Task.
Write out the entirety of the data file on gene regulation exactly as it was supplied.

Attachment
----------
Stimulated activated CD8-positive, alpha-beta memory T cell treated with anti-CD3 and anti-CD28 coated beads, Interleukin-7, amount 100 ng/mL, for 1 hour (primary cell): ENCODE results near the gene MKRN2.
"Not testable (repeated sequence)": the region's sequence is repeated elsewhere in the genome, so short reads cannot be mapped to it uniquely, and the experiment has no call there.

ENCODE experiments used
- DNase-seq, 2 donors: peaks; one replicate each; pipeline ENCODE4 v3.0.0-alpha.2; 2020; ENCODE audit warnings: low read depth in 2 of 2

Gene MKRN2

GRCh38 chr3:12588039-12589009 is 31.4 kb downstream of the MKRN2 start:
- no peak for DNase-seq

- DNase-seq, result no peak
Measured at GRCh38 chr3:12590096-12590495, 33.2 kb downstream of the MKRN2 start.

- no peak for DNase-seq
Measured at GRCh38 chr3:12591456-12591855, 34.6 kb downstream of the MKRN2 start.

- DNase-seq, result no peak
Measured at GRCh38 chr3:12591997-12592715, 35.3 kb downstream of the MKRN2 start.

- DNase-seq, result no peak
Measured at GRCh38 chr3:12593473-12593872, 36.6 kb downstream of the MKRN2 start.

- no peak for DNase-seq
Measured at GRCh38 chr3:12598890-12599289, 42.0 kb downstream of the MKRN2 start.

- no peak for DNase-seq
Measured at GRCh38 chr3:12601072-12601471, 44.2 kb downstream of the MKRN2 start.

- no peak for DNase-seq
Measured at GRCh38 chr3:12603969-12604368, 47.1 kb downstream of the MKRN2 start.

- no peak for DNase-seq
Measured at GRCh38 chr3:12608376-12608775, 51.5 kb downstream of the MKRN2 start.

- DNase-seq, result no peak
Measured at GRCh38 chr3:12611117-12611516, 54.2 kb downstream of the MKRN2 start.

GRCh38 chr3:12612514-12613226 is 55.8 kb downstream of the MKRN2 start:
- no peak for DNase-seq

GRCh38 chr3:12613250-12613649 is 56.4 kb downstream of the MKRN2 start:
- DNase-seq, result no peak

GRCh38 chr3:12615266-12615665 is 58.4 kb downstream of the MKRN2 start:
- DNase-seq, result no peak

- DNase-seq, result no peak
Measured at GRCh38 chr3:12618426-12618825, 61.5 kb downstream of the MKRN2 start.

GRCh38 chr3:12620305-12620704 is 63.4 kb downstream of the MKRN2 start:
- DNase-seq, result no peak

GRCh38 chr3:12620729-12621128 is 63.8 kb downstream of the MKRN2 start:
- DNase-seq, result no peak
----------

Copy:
Stimulated activated CD8-positive, alpha-beta memory T cell treated with anti-CD3 and anti-CD28 coated beads, Interleukin-7, amount 100 ng/mL, for 1 hour (primary cell): ENCODE results near the gene MKRN2.
"Not testable (repeated sequence)": the region's sequence is repeated elsewhere in the genome, so short reads cannot be mapped to it uniquely, and the experiment has no call there.

ENCODE experiments used
- DNase-seq, 2 donors: peaks; one replicate each; pipeline ENCODE4 v3.0.0-alpha.2; 2020; ENCODE audit warnings: low read depth in 2 of 2

Gene MKRN2

GRCh38 chr3:12588039-12589009 is 31.4 kb downstream of the MKRN2 start:
- no peak for DNase-seq

- DNase-seq, result no peak
Measured at GRCh38 chr3:12590096-12590495, 33.2 kb downstream of the MKRN2 start.

- no peak for DNase-seq
Measured at GRCh38 chr3:12591456-12591855, 34.6 kb downstream of the MKRN2 start.

- DNase-seq, result no peak
Measured at GRCh38 chr3:12591997-12592715, 35.3 kb downstream of the MKRN2 start.

- DNase-seq, result no peak
Measured at GRCh38 chr3:12593473-12593872, 36.6 kb downstream of the MKRN2 start.

- no peak for DNase-seq
Measured at GRCh38 chr3:12598890-12599289, 42.0 kb downstream of the MKRN2 start.

- no peak for DNase-seq
Measured at GRCh38 chr3:12601072-12601471, 44.2 kb downstream of the MKRN2 start.

- no peak for DNase-seq
Measured at GRCh38 chr3:12603969-12604368, 47.1 kb downstream of the MKRN2 start.

- no peak for DNase-seq
Measured at GRCh38 chr3:12608376-12608775, 51.5 kb downstream of the MKRN2 start.

- DNase-seq, result no peak
Measured at GRCh38 chr3:12611117-12611516, 54.2 kb downstream of the MKRN2 start.

GRCh38 chr3:12612514-12613226 is 55.8 kb downstream of the MKRN2 start:
- no peak for DNase-seq

GRCh38 chr3:12613250-12613649 is 56.4 kb downstream of the MKRN2 start:
- DNase-seq, result no peak

GRCh38 chr3:12615266-12615665 is 58.4 kb downstream of the MKRN2 start:
- DNase-seq, result no peak

- DNase-seq, result no peak
Measured at GRCh38 chr3:12618426-12618825, 61.5 kb downstream of the MKRN2 start.

GRCh38 chr3:12620305-12620704 is 63.4 kb downstream of the MKRN2 start:
- DNase-seq, result no peak

GRCh38 chr3:12620729-12621128 is 63.8 kb downstream of the MKRN2 start:
- DNase-seq, result no peak